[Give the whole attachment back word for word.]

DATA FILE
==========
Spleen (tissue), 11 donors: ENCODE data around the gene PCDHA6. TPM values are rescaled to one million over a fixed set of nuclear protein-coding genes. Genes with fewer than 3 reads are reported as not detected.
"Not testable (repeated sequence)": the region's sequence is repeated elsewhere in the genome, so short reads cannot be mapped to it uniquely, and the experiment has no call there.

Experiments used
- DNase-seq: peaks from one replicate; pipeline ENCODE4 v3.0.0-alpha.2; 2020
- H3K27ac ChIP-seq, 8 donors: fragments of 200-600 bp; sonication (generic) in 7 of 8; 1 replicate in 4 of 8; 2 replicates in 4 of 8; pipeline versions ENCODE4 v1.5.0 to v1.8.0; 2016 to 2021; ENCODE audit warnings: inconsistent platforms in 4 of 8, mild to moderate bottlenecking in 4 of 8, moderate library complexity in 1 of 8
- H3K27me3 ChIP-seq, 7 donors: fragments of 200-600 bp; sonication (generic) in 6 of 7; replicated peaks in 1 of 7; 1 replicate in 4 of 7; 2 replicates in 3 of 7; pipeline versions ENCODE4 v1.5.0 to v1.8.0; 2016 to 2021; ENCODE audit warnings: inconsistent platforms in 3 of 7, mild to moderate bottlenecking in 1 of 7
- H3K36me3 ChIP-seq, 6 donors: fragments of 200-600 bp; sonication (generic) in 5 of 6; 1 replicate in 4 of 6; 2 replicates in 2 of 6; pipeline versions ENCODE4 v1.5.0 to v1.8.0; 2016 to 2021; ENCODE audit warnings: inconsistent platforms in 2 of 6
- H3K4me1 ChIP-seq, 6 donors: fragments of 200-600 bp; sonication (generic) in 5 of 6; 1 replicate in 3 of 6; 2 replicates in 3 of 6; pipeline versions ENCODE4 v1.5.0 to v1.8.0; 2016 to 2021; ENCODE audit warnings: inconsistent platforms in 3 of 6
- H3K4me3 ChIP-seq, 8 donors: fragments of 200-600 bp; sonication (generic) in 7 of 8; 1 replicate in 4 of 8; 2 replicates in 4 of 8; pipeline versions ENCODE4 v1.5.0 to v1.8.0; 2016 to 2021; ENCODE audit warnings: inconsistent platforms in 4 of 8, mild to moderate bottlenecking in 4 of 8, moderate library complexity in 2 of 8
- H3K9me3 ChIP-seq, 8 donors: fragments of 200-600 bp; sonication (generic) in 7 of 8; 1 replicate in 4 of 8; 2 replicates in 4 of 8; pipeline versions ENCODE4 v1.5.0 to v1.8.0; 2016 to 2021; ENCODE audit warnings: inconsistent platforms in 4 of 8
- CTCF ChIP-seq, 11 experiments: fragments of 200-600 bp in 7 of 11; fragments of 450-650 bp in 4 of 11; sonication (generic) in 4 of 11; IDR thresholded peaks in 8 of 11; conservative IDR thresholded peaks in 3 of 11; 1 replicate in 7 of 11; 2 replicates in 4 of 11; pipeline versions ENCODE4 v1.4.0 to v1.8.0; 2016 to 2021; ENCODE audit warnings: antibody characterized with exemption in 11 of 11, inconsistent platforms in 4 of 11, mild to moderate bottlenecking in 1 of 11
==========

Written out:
Spleen (tissue), 11 donors: ENCODE data around the gene PCDHA6. TPM values are rescaled to one million over a fixed set of nuclear protein-coding genes. Genes with fewer than 3 reads are reported as not detected.
"Not testable (repeated sequence)": the region's sequence is repeated elsewhere in the genome, so short reads cannot be mapped to it uniquely, and the experiment has no call there.

Experiments used
- DNase-seq: peaks from one replicate; pipeline ENCODE4 v3.0.0-alpha.2; 2020
- H3K27ac ChIP-seq, 8 donors: fragments of 200-600 bp; sonication (generic) in 7 of 8; 1 replicate in 4 of 8; 2 replicates in 4 of 8; pipeline versions ENCODE4 v1.5.0 to v1.8.0; 2016 to 2021; ENCODE audit warnings: inconsistent platforms in 4 of 8, mild to moderate bottlenecking in 4 of 8, moderate library complexity in 1 of 8
- H3K27me3 ChIP-seq, 7 donors: fragments of 200-600 bp; sonication (generic) in 6 of 7; replicated peaks in 1 of 7; 1 replicate in 4 of 7; 2 replicates in 3 of 7; pipeline versions ENCODE4 v1.5.0 to v1.8.0; 2016 to 2021; ENCODE audit warnings: inconsistent platforms in 3 of 7, mild to moderate bottlenecking in 1 of 7
- H3K36me3 ChIP-seq, 6 donors: fragments of 200-600 bp; sonication (generic) in 5 of 6; 1 replicate in 4 of 6; 2 replicates in 2 of 6; pipeline versions ENCODE4 v1.5.0 to v1.8.0; 2016 to 2021; ENCODE audit warnings: inconsistent platforms in 2 of 6
- H3K4me1 ChIP-seq, 6 donors: fragments of 200-600 bp; sonication (generic) in 5 of 6; 1 replicate in 3 of 6; 2 replicates in 3 of 6; pipeline versions ENCODE4 v1.5.0 to v1.8.0; 2016 to 2021; ENCODE audit warnings: inconsistent platforms in 3 of 6
- H3K4me3 ChIP-seq, 8 donors: fragments of 200-600 bp; sonication (generic) in 7 of 8; 1 replicate in 4 of 8; 2 replicates in 4 of 8; pipeline versions ENCODE4 v1.5.0 to v1.8.0; 2016 to 2021; ENCODE audit warnings: inconsistent platforms in 4 of 8, mild to moderate bottlenecking in 4 of 8, moderate library complexity in 2 of 8
- H3K9me3 ChIP-seq, 8 donors: fragments of 200-600 bp; sonication (generic) in 7 of 8; 1 replicate in 4 of 8; 2 replicates in 4 of 8; pipeline versions ENCODE4 v1.5.0 to v1.8.0; 2016 to 2021; ENCODE audit warnings: inconsistent platforms in 4 of 8
- CTCF ChIP-seq, 11 experiments: fragments of 200-600 bp in 7 of 11; fragments of 450-650 bp in 4 of 11; sonication (generic) in 4 of 11; IDR thresholded peaks in 8 of 11; conservative IDR thresholded peaks in 3 of 11; 1 replicate in 7 of 11; 2 replicates in 4 of 11; pipeline versions ENCODE4 v1.4.0 to v1.8.0; 2016 to 2021; ENCODE audit warnings: antibody characterized with exemption in 11 of 11, inconsistent platforms in 4 of 11, mild to moderate bottlenecking in 1 of 11